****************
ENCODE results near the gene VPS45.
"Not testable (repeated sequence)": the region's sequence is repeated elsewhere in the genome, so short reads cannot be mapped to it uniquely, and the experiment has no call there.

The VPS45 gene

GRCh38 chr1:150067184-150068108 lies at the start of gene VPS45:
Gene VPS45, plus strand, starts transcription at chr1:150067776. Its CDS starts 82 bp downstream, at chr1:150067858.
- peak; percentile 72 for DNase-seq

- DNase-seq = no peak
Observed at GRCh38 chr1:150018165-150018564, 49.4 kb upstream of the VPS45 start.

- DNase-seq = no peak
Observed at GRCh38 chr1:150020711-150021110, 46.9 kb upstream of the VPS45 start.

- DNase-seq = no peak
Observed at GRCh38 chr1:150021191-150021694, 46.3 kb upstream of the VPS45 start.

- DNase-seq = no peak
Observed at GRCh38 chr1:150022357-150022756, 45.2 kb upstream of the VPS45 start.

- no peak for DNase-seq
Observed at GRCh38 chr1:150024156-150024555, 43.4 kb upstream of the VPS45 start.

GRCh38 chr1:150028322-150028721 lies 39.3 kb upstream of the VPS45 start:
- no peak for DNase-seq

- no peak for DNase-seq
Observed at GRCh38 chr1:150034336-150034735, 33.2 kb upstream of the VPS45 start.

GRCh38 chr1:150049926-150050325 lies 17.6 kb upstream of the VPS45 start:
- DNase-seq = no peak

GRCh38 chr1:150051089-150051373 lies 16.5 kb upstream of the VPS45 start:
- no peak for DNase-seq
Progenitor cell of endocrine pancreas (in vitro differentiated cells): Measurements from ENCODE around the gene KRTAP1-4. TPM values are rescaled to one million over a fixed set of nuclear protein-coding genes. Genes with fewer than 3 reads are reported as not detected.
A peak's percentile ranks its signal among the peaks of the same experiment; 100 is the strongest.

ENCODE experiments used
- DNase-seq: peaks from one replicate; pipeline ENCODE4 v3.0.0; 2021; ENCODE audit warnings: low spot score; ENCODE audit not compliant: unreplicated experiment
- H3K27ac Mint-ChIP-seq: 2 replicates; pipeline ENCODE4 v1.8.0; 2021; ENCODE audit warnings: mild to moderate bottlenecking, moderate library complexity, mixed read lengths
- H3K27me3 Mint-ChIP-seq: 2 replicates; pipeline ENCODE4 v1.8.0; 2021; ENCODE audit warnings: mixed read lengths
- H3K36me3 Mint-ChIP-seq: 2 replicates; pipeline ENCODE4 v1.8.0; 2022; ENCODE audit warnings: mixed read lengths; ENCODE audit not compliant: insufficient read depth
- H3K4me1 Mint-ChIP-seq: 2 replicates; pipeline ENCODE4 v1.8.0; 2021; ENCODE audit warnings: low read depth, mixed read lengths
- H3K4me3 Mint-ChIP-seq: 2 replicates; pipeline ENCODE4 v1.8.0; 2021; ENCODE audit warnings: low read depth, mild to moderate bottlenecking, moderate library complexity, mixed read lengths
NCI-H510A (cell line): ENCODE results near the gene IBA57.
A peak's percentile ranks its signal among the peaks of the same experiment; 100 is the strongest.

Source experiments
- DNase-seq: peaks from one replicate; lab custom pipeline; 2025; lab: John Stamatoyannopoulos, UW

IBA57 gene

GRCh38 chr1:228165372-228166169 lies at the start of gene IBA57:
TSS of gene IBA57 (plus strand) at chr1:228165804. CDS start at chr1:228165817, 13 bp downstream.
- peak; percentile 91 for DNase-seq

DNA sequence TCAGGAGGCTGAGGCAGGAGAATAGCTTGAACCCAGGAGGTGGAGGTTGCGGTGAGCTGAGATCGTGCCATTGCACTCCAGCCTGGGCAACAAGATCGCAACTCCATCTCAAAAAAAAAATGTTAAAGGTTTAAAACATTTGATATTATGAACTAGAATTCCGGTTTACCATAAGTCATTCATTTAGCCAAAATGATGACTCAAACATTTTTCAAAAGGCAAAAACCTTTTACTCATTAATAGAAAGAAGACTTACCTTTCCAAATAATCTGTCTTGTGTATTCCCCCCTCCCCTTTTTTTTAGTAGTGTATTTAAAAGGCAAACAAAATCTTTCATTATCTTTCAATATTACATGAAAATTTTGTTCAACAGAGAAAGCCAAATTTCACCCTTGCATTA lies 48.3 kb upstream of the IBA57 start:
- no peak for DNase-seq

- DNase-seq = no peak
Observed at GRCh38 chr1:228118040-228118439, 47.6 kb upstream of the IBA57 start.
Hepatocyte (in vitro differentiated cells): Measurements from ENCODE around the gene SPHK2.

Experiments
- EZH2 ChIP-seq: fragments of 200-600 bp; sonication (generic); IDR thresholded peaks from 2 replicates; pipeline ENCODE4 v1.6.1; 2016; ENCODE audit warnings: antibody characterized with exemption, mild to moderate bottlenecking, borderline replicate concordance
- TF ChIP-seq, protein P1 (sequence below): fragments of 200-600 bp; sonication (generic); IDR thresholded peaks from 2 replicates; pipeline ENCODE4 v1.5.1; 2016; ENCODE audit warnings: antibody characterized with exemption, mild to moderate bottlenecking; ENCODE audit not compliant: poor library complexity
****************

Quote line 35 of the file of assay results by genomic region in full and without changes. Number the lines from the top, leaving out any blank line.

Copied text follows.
A peak's percentile ranks its signal among the peaks of the same experiment; 100 is the strongest.